Spreading Sunshine at Sunny’s Marina

Sabrina Osment and Daisy Ralston create art for everyone to see

Connye Griffin
Sabrina Osment and Daily Ralston in front of one of their murals at Sunny's Marina.

Two local artists, two brushes, and a model on four legs. They are Sabrina Osment and Daily Ralston, house-paint sized brushes in hand, under a portrait of a grinning Golden Retriever named Sunny, namesake for Sunny’s Marina at the 1-mile-marker in Lake Ozark.

Calligraphy and Color by Sabrina Osment.
River Boy by Daisy Ralston.

Sunny, with pals Toshi and Wolfgang, enjoy being celebrities, it appears. They have patiently posed for sketches completed in the Osment-Ralston “thought lab,” located next to an engine block and sundry boat parts, just steps above a huge shop where fiberglass and paint dust add a soft patina. Outside on an exterior wall facing the Lake, Sunny’s lustrous locks and happy expression welcome those with yacht-sized appetites.

Sabrina Osment and Daisy Ralston came back home after college. They are doing what they love in a place they love.

Ceramics by Sabrina Osment.
Sabrina Osment with Inner and Outer Conflicts Painting (L) and Daisy Ralston with River Boy (R) in the Thought Lab at Sunny's Marina.

The Creative Duo

For Sabrina, Ozark lore and natural beauty inspired one ceramic piece of which she’s most proud. It’s an old-fashioned whiskey jug. Sabrina researched the correct dimensions and the “slip” applied for traditional jugs, then made her own glaze. The piece has been shaped and smoothed with her own hand. She prefers not to use molds in order to achieve the most natural form.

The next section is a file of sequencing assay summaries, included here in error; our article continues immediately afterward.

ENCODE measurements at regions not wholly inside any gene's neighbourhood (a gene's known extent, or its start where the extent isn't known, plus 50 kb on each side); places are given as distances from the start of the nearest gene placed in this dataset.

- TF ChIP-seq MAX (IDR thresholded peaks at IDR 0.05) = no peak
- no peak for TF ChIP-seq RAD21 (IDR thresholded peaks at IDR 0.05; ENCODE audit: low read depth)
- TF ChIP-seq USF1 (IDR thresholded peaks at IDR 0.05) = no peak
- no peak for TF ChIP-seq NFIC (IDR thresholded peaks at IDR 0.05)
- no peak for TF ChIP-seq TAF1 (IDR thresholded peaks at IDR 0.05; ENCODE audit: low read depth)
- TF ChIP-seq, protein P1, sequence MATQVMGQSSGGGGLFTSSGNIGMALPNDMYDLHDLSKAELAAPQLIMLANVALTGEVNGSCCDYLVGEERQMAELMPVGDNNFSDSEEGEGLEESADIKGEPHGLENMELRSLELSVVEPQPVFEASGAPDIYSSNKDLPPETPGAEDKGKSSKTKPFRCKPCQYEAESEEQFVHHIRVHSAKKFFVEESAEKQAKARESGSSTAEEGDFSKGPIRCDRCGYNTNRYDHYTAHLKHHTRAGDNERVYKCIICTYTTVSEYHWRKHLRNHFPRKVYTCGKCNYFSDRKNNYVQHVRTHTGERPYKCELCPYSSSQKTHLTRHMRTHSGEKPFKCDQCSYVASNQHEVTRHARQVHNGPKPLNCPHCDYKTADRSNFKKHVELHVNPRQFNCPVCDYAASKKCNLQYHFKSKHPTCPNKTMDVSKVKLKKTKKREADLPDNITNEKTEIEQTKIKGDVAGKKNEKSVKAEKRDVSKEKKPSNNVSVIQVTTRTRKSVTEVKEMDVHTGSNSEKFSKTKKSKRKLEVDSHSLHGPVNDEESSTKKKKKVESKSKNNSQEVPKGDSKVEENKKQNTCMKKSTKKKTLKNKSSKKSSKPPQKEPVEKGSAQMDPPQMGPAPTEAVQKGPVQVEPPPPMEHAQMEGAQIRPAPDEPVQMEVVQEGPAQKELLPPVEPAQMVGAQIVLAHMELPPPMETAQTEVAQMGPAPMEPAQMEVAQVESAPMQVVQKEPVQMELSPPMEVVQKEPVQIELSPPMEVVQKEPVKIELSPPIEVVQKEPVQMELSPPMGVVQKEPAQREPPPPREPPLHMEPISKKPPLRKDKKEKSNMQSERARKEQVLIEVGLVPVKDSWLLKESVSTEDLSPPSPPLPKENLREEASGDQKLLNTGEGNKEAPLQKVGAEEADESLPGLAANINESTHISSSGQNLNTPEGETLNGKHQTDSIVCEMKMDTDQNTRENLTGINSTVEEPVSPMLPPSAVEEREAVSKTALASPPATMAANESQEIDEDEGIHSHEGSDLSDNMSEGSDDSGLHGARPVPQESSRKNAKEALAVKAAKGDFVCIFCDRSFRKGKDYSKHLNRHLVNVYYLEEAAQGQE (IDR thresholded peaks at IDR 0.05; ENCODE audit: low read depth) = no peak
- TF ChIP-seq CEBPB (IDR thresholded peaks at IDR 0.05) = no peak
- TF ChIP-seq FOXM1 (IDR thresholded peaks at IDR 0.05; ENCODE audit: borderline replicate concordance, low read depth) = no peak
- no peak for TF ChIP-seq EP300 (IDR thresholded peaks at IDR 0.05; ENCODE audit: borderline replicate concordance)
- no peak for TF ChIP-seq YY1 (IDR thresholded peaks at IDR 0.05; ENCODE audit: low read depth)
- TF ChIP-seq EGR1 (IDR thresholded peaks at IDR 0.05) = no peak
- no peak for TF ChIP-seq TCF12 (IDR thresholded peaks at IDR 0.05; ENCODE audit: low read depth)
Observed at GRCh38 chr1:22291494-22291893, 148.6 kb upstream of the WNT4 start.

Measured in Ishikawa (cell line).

The Train by Sabrina.
Toshi, Sunny, and Wolfgang.

Sabrina’s paintings also prove how much dimension and texture matter in her work. “The Train” is a depot platform as seen from a passing train or opposite platform. The suggestion of energy and movement was achieved with a palette knife to layer paint.

Another painting, “Rain,” shows streaks of rain against a window on a dark night. Light in the distance relieves the heaviness of the moment.

Lake residents may be more familiar with Sabrina’s calligraphy work on lake-area signs. She enjoys the challenge and precision necessary for lettering, but her primary passion in art is with clay and glazes. She says she has always loved to “play in the mud and dirt” from childhood to the present. Working in clay is refined play for her.

Lady Fingers, Pen and Ink by Daisy Ralston.

For Daisy, the Lake itself is her primary inspiration. Whenever she travels, she finds water, but right here at home is a vast ever-changing resource. Her paintings reveal the many ways the water reflects sunlight, clouds, and shore. She strives to convey the energy in flow and flux, and its effect on people.

Faces and features also fascinate Daisy. With a pen and ink drawing of her father, Dan Ralston, titled “Daddio,” she celebrates a face sculpted by time. In another, she captures the power seen in a human hand, releasing heat as a cloud of smoke.

Nature is just as fascinating for Daisy. A pen and ink drawing of hills reveals how nature is a sculptor, too. An acrylic in blues suggests the energy directing currents and dwarfing one lone kayaker.

Daisy is also responsible for the sketches capturing Sunny of Sunny’s Marina and pals Toshi and Wolfgang. The living, breathing trio greet people in search of the marina’s services. Sunny himself will adorn mugs and tees.

Future Plans

Sabrina Osment will transition into bartender for Sunny’s open-air bar through the season. Daisy promises the artistic design for that bar will be Lake-themed rather than tropical. Daisy is also determined to collaborate with her dad for a Dan Ralston and Daisy Ralston show.

Together and independently, Sabrina and Daisy accept commissions and assignments for murals, calligraphic flourishes, ceramic pieces, and painted canvases. They are here to stay and wouldn’t have it any other way.

More info:

sabrinaosmentart.com or 573-434-9579

daisyralston.com or 573-280-5199